All polls show that members of Congress are indeed voting on issues that are most favorable to their wealthiest campaigns contributors, and are ignoring most other opinions of the majority of their constituents, except for on the wedge issues.
The majority of Americans want campaign finance reform. Most Americans want Citizens United overturned. The majority of Americans also want the federal election laws changed. And they don't want limitations placed on voting rights (such as restricting the days and hours for voting). And they also want to stop the manipulation of congressional gerrymandering of state districts. And most Americans would like to change the way the electoral college decides our elections.
The majority of Americans want federally funded elections with limitations on campaign donations, so that politicians can be more beholden to the voters, rather than to special interests who contribute unlimited sums of money to SuperPACs. The majority of Americans want unrestricted and honest democracy, knowing that when they vote, their votes really will matter.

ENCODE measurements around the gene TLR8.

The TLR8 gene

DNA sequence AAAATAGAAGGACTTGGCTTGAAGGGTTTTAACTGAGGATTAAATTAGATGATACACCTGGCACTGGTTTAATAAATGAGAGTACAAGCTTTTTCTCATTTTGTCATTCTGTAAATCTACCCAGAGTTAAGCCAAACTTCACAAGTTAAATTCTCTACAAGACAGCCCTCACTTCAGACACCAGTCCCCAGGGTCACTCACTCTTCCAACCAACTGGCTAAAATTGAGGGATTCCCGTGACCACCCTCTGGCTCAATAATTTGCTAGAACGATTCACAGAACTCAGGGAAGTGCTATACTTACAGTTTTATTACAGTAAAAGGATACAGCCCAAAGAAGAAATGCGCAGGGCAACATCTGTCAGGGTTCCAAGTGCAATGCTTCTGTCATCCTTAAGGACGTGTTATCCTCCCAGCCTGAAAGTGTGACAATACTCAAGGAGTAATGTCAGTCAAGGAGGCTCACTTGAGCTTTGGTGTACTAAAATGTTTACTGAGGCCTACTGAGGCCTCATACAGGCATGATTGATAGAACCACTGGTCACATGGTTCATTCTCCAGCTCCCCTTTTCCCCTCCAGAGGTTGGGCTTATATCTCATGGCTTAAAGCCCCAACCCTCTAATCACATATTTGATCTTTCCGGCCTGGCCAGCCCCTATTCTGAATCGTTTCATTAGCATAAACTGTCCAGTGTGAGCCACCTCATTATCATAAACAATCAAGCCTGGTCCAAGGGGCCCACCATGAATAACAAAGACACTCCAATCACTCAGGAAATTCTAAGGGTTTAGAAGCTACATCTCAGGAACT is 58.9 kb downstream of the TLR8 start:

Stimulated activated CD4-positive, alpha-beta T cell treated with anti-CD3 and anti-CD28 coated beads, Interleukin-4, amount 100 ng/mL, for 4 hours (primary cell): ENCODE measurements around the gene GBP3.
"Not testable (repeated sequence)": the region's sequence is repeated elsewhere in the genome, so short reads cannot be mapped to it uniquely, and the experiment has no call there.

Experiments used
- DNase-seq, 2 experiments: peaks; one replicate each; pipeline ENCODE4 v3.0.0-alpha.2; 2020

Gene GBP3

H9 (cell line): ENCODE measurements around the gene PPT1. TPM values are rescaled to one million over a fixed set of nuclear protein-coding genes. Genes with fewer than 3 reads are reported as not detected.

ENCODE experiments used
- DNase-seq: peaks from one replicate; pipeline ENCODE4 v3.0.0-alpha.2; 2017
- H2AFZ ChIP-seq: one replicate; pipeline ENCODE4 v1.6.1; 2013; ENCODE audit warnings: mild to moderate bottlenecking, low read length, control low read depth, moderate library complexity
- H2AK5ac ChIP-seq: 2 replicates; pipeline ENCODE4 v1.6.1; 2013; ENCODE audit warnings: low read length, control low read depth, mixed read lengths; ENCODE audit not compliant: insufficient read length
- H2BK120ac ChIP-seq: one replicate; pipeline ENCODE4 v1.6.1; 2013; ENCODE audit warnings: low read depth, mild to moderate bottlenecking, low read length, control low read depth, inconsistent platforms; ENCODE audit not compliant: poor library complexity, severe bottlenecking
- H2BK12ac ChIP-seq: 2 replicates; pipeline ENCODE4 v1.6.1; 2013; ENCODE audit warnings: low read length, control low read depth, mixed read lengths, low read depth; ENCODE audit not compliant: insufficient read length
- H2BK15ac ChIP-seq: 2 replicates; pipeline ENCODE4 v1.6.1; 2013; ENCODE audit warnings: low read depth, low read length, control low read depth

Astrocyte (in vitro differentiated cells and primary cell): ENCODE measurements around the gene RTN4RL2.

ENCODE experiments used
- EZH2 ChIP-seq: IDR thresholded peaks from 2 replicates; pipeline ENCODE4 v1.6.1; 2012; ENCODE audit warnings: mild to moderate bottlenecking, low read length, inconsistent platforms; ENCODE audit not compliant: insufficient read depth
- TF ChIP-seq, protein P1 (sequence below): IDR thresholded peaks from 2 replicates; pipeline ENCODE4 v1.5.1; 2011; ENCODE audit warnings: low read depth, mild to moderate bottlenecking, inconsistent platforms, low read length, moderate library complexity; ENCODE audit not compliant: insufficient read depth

The majority of Americans want "wedge issues" (e.g. same-sex marriage, immigration reform, gun safety laws, etc.), just like every other important piece of congressional legislation, to be voted on separately, in "up-and-down" votes on the floors of the House and in the Senate, and not filibustered by one lone anonymous obstructionist, or amended to other important legislative bills that are pending in Congress. The voters have a right to witness what their elected representatives are voting on, either for or against, rather than have them hide behind legal and procedural gimmicks that members of Congress think might save their seat in the next election cycle. The American people want them all on the record. (The Senate recently passed a budget for the first time in four years that had more than 500 amendments.)